Sitka-Big But Capital
Halibut That Is!
By Shawn Arnold
was sore and tired. In the last hour I had caught four halibut ranging from 25 to 50 pounds. The rough seas had turned the boat into an E ticket ride at Disneyland. I had dropped my line down 300 feet to where the awaiting halibut were hanging out. I put my rod in the holder and decided to take a minute break and chow down on a couple of wheat thins.
Immediately something started playing with my bait. As the rod was twitching Captain Mike Keating of Big Blue Charters informed me I was getting hit and that I should end my fifteen second break and tend to my rod.
shot Mike a look like I used to give my dad when he asked me take out the trash. Come on, give me a break. Mike figured out my stare and informed me that he was not going to bring the fish in and to get my butt in gear and reel in this fish.
This one was a 60 pounder. Just as Mike had informed us, the longer you stay in a spot the larger the fish become. The small ones hit first. These 10 to 20 pound halibut are considered chickens. They are way to small to keep. I think Mike would rather lose his arm than have a customer have to settle for a bunch of 20 pound halibut.
This 90lb. halibut was caught on a 42” Whopper Stopper rod.Then the 30 pounders are caught. Then 50 to 80 pounders. Every year fish up to 300 pounds are caught. One hundred fifty pounders are common.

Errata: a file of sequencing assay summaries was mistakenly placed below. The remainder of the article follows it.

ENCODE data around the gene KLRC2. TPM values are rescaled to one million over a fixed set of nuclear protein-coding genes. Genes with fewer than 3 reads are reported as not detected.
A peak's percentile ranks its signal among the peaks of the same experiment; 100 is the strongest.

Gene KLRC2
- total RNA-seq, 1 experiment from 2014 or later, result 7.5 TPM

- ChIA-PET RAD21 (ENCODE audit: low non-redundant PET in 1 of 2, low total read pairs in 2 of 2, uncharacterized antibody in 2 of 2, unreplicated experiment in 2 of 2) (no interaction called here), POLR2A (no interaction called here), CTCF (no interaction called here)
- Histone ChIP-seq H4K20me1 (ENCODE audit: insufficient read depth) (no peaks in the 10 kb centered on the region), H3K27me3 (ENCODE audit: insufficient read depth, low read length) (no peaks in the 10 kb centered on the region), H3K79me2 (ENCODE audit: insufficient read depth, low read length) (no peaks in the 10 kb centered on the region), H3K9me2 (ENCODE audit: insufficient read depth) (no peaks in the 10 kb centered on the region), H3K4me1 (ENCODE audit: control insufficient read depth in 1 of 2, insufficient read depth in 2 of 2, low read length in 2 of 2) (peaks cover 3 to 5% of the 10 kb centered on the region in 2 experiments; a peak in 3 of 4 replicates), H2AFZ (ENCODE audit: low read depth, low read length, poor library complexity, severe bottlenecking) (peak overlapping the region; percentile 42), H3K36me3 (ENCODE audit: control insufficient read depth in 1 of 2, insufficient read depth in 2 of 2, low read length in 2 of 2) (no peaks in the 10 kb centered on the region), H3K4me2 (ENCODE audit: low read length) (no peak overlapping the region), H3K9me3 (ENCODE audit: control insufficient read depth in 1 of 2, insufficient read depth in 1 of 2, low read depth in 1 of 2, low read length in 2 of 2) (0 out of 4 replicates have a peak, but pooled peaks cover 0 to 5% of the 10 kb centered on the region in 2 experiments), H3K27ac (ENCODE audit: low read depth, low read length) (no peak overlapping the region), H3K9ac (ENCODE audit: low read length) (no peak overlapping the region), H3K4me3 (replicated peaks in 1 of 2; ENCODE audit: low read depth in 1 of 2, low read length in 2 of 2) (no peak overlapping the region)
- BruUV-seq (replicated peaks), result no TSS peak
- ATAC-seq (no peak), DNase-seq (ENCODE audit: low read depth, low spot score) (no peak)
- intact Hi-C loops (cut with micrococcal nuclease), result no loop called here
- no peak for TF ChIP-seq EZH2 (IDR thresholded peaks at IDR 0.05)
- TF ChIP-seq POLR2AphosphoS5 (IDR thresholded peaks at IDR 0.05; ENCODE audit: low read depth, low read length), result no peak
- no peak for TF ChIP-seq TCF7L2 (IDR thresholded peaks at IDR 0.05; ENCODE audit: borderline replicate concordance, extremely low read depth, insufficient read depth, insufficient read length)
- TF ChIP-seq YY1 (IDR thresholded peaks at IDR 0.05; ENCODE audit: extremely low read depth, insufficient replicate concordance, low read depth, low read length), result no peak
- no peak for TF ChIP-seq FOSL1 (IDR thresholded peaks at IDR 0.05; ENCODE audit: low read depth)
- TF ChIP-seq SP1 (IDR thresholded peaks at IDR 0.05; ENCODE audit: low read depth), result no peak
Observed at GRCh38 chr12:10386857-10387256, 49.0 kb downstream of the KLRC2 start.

It is culture shock when you catch your first 10-20 pound halibut in Sitka. In southern California this size is a prize. You could win one of the popular halibut tourneys with a 20 pound fish. In Sitka though they laugh at your little fish, and release it. The charter captains do this for two reasons. One they let it go so it can get bigger. Two they are pretty darn certain that you will catch a much bigger one. Or two.
Bearer Of Bad Weather
As excited as I get knowing that I am going to Sitka to fish, Mike Keating gets similarly apprehensive knowing I am coming to town. Sitka could have three weeks of sunny skies and calm seas but once I arrive it changes. Always. The movie The Perfect Storm comes to mind. A day or two after I leave it becomes beautiful again.
This trip was no exception. I had been in the Sitka area for a couple of days and it was sunshine 68 degrees everyday. The day that I was going to go out with Big Blue Charters blue skies were replaced by black clouds. Calm water was replaced with the afore mentioned E ticket ride.